All in the name of change – the Mayor that mocks, moons & mimes
– by Elizabeth Bott
City wide behaviour change by the former Mayor of Bogotá, Antanas Mockus
The President of the National University of Colombia was giving a lecture entitled “innovative behaviour can be useful when you run out of words” when as a result of rowdy and disrespectful students, he opted to moon the students – demonstrating that actions speak louder then words. Shortly after this he resigned and (due to his new found student respect) was voted in as Mayor of Bogotá, Colombia.
Antanas Mockus (pronounced mock-us) was know to dress up in a spandex suite as a super hero to set a good example for the citizens of Bogotá – his cape name was Super Citizen.
During his two terms as Mayor (1995-1998 and 2005) Mockus proved that fun, innovation and positive social mechanisms can change behaviour. These examples of the use of public art (what he refers to as ‘sub-art’ – Art without the pretention of being art) to make the familiar, unfamiliar through a sense of estrangement in order for change. Art is used as it can be inspiring, invites people to judge and helps to build social common sense in a public environment.
Some of Mockus’ best examples of this relate to how he addressed the issue of traffic infringements. Drivers were given a thumbs-up and thumbs-down card which they could use peacefully to signal to others that they were doing the right or wrong thing. This made behaviour noticeably public and showed that others around you were aware of your actions by using peaceful communication to resolve conflicts.
These examples explore the relationship of the motivations and regulations that dictate our actions. Motivations are developed through our interests, reasons and emotions. While regulations comprise of legal, moral and cultural rules. For behaviour change to take place these mechanisms must all be in harmony.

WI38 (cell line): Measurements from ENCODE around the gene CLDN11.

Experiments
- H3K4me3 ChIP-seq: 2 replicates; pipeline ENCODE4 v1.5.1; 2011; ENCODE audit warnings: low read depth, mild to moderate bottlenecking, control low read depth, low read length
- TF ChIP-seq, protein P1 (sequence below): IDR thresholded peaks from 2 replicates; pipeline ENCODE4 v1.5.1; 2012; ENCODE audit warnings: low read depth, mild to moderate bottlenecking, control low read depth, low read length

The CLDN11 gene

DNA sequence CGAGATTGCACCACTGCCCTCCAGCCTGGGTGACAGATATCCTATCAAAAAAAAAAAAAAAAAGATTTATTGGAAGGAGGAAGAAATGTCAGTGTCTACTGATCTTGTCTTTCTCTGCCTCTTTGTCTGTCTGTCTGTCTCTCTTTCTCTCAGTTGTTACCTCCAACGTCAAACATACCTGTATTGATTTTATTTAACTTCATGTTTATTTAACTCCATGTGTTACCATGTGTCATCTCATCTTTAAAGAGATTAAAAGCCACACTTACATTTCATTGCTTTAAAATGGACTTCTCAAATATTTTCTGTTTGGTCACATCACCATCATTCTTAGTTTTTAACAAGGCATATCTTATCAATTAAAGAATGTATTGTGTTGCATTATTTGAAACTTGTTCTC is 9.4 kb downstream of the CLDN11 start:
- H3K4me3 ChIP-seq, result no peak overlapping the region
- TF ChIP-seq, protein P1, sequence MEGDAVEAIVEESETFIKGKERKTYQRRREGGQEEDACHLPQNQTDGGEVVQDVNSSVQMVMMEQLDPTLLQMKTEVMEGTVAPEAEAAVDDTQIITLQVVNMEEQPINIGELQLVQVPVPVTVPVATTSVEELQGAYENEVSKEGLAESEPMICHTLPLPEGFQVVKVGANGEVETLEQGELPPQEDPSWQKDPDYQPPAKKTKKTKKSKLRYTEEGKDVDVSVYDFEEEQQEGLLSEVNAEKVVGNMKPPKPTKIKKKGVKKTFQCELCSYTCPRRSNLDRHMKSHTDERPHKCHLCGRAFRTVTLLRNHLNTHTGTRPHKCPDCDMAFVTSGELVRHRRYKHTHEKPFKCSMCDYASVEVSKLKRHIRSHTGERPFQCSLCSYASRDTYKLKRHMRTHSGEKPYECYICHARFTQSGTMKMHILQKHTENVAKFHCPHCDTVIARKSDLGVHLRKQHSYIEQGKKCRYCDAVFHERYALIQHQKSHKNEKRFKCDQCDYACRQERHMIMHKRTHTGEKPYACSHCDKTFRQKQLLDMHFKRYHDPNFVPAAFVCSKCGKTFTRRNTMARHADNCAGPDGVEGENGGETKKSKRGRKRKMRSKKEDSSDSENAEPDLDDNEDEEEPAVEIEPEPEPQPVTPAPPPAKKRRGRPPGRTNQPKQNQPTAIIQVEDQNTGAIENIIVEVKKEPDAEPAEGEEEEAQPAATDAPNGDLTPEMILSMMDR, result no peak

Mockus also had an innovative, if not odd method of changing the social norms of the day. It had become very common for people to jay-walk in Bogotá, so much so that fatalities were at around 1,300 per year but his method managed to reduce traffic fatalities dropped by more then half.
To start, pedestrian deaths were marked with a star and cross painted on the road to appeal to pedestrians moral obligation, but this was not enough. Pedestrians were Mockus came up with the idea of employing 420 mimes to mimic people doing the wrong thing in the city in an aim to stop people from jay-walking. The copied peoples actions, to both alert and embarrass them. And it worked by employing the fear of social rejection as a successful motivator for behaviour change.
By reframing everyday experiences Mockus improved citizenship culture in Bogotá through communication, expression and interpretation using arts, culture, recreation and sports. He created “teachable moments” that made the city a better place to live without new regulations. Showing that positive reasons, not punishment can be successful in encouraging the acceptance of rules through peaceful and meaningful social communications and self regulation.
For more awesome examples of peer pressure and community shame influencing behaviour change checkout the Freakanomics ‘Riding the Herd Mentality’ radio podcast here.
Here Mockus explain his approaches to designing behaviour change:<p><a href=”http://vimeo.com/30854995″>Antanas Mockus: Changing a City through making unfamiliar the familiar</a> from <a href=”http://vimeo.com/hkunl”>Utrecht School of the Arts</a> on <a href=”http://vimeo.com”>Vimeo</a>.</p>